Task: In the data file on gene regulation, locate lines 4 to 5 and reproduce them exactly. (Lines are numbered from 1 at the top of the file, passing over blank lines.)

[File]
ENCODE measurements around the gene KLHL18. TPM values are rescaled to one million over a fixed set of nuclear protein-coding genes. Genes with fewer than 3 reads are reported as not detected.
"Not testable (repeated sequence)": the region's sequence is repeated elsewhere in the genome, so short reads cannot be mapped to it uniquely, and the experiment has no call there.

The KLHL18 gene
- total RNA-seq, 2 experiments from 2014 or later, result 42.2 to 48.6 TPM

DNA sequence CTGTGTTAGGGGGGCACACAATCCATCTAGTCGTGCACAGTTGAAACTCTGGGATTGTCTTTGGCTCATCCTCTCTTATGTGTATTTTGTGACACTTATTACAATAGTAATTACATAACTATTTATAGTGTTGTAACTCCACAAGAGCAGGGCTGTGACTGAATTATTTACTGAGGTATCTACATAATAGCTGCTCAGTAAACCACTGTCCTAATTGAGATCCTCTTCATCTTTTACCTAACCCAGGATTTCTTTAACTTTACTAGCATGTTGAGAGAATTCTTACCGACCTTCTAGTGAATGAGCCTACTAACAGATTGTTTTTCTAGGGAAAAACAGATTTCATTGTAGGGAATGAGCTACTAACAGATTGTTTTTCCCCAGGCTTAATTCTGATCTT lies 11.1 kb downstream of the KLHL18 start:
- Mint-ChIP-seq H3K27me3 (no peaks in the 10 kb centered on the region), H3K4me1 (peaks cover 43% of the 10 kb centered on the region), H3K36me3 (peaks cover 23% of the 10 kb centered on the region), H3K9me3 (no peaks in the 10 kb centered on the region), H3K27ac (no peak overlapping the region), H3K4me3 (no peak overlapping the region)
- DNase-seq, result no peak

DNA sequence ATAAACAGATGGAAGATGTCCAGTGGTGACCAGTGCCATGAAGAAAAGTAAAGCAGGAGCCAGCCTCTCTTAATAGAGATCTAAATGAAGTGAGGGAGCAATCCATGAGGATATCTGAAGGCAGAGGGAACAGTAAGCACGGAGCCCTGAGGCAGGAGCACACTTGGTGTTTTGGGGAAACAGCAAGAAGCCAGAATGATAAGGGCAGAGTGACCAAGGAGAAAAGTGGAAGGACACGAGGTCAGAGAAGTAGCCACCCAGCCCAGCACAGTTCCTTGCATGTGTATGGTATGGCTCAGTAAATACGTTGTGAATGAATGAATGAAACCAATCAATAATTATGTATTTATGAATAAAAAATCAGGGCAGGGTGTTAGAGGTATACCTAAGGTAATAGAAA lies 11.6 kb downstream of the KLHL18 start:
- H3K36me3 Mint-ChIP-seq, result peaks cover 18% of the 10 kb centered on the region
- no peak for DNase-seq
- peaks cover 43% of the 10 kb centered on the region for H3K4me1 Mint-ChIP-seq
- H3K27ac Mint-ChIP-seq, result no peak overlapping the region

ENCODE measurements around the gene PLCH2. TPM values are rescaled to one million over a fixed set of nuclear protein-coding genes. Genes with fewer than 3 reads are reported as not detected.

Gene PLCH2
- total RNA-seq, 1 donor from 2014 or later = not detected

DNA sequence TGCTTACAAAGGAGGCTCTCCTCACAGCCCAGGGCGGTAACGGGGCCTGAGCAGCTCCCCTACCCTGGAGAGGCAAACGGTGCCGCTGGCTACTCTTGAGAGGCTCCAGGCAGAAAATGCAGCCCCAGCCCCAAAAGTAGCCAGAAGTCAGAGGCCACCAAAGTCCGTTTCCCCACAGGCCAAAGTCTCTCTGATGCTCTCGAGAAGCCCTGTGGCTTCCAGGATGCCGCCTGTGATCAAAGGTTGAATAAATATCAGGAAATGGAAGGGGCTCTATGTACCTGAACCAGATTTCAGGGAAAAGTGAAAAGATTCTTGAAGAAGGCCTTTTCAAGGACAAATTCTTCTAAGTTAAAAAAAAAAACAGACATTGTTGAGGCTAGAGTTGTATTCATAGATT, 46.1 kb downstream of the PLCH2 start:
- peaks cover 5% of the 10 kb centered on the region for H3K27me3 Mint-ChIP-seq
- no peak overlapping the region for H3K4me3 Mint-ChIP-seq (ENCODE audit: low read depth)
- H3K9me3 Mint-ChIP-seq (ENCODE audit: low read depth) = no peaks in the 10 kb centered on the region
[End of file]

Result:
- total RNA-seq, 2 experiments from 2014 or later, result 42.2 to 48.6 TPM

DNA sequence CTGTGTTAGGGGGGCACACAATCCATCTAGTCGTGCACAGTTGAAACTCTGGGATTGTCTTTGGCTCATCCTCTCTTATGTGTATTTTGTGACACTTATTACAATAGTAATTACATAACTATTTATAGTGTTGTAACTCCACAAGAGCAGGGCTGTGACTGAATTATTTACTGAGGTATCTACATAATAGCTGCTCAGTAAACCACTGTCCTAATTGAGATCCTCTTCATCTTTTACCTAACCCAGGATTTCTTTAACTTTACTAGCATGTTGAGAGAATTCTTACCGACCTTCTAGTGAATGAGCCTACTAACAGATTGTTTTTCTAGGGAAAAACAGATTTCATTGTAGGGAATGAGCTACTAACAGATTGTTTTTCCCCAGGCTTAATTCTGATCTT lies 11.1 kb downstream of the KLHL18 start: